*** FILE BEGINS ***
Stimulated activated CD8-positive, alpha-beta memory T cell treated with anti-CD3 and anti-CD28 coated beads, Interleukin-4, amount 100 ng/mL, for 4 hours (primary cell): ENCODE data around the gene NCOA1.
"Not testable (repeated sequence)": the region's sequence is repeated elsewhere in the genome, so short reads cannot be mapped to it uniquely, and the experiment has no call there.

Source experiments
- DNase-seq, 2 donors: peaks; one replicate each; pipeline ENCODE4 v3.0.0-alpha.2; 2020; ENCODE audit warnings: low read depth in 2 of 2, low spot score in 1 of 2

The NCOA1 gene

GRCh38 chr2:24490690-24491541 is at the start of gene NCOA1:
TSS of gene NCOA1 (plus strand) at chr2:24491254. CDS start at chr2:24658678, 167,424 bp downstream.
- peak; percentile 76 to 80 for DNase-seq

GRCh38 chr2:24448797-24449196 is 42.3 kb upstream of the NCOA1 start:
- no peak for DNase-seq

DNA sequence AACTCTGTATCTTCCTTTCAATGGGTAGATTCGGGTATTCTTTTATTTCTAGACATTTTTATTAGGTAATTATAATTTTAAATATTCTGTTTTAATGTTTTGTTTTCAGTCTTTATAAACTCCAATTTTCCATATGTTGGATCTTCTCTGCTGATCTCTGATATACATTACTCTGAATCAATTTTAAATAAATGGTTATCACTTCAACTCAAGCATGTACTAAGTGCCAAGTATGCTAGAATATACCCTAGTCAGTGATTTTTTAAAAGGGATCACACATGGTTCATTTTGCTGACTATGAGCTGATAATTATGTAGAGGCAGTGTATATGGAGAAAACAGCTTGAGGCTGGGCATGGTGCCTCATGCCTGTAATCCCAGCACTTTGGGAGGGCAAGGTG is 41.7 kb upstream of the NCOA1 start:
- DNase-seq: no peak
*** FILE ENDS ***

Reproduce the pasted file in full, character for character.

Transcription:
Stimulated activated CD8-positive, alpha-beta memory T cell treated with anti-CD3 and anti-CD28 coated beads, Interleukin-4, amount 100 ng/mL, for 4 hours (primary cell): ENCODE data around the gene NCOA1.
"Not testable (repeated sequence)": the region's sequence is repeated elsewhere in the genome, so short reads cannot be mapped to it uniquely, and the experiment has no call there.

Source experiments
- DNase-seq, 2 donors: peaks; one replicate each; pipeline ENCODE4 v3.0.0-alpha.2; 2020; ENCODE audit warnings: low read depth in 2 of 2, low spot score in 1 of 2

The NCOA1 gene

GRCh38 chr2:24490690-24491541 is at the start of gene NCOA1:
TSS of gene NCOA1 (plus strand) at chr2:24491254. CDS start at chr2:24658678, 167,424 bp downstream.
- peak; percentile 76 to 80 for DNase-seq

GRCh38 chr2:24448797-24449196 is 42.3 kb upstream of the NCOA1 start:
- no peak for DNase-seq

DNA sequence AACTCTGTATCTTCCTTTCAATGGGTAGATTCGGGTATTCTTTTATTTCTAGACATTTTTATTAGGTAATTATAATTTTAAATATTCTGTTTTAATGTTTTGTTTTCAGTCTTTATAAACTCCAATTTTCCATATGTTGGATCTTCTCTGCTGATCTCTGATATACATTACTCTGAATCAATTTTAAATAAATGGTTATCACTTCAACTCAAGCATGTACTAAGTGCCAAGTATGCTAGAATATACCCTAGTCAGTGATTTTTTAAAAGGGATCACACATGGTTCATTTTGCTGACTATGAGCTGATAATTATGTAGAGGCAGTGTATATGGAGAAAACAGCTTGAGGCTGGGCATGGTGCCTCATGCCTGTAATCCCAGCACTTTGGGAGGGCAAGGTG is 41.7 kb upstream of the NCOA1 start:
- DNase-seq: no peak